Filled with the bold flavors of garlic and ginger, this recipe for Sauteed Collard Greens is not to be missed. Why not whip up a batch today?
I didn’t grow up eating collard greens. In my 80s New York upbringing, lettuce and spinach were our greens. But over the years, I have found a love for mustard greens, Swiss chard, kale and more. I am happy to add collard greens to that list.
Collard greens are a cornerstone of southern cooking. They belong to the same plant family as Brussels sprouts, broccoli and cauliflower. Collards are also a good source of fiber, Vitamin K, Vitamin C and more.
But I wouldn’t be eating collards now if not for a chance meeting with them, so to speak.
A year or two ago, a colleague excitedly told me about Misfits Market, an online service that mails boxed of vegetables and fruits to subscribers. You sign up for weekly or biweekly delivery, and the box arrives filled with overstocks and otherwise perfectly imperfect produce. At the time, I wasn’t prepared for the uncertainty of a service like that.
But as I wrapped up work on my latest cookbook (it arrives in July!), I was ready for a change. And if that change came with some degree of unpredictability and excitement, all the better.
My first box arrived this past Saturday (and I totally Facebook Live’d opening it!). It included cauliflower, apples, pears, potatoes and more. And it had collard greens, which I haven’t eaten in ages.
Determined to make use of everything in the box, I set out to cook them — and maybe even enjoy it.
These greens were perfect for sauteing. With the bold flavors of garlic, ginger and paprika and the light contrast of rice vinegar, these became a wonder. I ate these with rice and a roasted cauliflower dish for lunch almost all week.
I didn’t use the collard stems in this recipe, but they are edible. They can be chopped up (like you would Swiss chard stems) and sauteed as well. So if you have some, don’t be afraid to eat them too.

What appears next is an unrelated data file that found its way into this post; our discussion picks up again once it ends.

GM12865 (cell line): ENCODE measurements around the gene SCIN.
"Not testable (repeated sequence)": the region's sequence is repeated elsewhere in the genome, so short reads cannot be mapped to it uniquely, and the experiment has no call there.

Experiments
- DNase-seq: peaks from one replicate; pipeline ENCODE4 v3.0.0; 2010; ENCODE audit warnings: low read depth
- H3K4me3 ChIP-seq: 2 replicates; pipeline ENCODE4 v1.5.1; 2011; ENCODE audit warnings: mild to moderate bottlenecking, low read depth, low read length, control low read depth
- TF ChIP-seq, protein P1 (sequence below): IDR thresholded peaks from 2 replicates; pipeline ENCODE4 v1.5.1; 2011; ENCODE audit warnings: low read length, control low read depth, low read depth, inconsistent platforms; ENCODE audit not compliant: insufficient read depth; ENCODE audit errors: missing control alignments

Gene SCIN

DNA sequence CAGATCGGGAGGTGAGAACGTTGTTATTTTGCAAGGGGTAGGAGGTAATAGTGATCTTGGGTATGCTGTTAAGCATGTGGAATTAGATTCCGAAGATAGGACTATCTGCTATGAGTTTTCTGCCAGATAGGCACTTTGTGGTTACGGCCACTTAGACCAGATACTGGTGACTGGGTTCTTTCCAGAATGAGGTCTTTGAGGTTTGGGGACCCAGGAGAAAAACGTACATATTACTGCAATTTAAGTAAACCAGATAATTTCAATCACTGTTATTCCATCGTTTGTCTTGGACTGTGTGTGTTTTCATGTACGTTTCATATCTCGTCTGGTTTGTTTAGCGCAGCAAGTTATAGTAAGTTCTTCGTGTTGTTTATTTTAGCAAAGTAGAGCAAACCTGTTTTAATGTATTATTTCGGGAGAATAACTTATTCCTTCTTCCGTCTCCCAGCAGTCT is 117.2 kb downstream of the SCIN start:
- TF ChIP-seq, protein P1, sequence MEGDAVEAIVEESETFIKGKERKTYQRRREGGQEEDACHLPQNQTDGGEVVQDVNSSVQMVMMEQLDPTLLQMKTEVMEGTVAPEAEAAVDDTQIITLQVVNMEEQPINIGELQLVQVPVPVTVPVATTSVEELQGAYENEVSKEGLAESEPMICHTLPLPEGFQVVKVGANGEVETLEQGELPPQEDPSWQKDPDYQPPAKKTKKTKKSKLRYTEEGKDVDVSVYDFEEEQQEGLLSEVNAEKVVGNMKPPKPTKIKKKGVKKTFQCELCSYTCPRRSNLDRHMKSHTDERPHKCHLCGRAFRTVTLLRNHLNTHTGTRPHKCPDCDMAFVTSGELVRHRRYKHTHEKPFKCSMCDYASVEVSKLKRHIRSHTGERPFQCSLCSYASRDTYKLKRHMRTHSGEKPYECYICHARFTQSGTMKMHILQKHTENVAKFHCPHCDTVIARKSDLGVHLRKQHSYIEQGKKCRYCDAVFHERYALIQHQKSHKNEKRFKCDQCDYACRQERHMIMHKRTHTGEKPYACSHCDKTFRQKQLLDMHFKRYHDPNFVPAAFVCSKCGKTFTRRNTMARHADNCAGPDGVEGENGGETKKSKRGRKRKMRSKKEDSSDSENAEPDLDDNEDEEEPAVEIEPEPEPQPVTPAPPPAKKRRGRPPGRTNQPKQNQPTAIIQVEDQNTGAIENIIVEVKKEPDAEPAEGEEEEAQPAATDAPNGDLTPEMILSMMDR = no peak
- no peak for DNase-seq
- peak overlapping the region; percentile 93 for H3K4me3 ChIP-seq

To make this recipe for Sauteed Collard Greens, you start by chopping the greens. Cut them into bite-size pieces so they cook evenly and are easy to eat.
Next comes the cooking.
Saute the garlic and ginger briefly and then add the greens to the pan. Season them and cook them, stirring. Collard greens will cook down pretty quickly. Then finish them off with rice vinegar, which they cook in, covered for a few minutes.
These make a tasty side dish and reheat well.
As with any greens though, they cook down a lot. Fortunately, it only takes a little to be fully satisfied.
- 1 bunch collard greens
- 1 tbsp olive oil
- 4 cloves garlic, minced
- 1 tbsp ginger
- 1/2 tsp salt
- 1/2 tsp paprika
- 1 tbsp rice vinegar
- Prepare the collard greens. First, remove the leaves from the stems. Then chop the leaves into bite-sized pieces. You won't be using the stems in this recipe. They can be disposed of, composted or used for something else.
- Heat the olive oil in a large skillet. Add the garlic and the ginger and cook for about 1 minute, or until fragrant.
- Add the collard greens to the skillet. Toss well with the garlic and ginger to combine. Season with salt and paprika. Toss again.
- Cook for 2-3 minutes, or until the collard greens reduce in size by about one-half.
- Add the rice vinegar. Stir to combine. Cover and cook for 3-5 minutes, until the collards are a dark green and the liquid is mostly evaporated. Some may dry or turn a very, very dark color. This is okay — just scrape this part into the bowl too. It's delicious.
Sarah Walker Caron is a cookbook author, freelance writer and founder of Sarah’s Cucina Bella. She is the author of four cookbooks including The Super Easy 5-Ingredient Cookbook and One-Pot Pasta, both from Rockridge Press. A single mother to a tween and a teen, Sarah loves nightly family dinners, juicy tomatoes plucked fresh from the vine and lazy days on the beach. She also adores reading and traveling.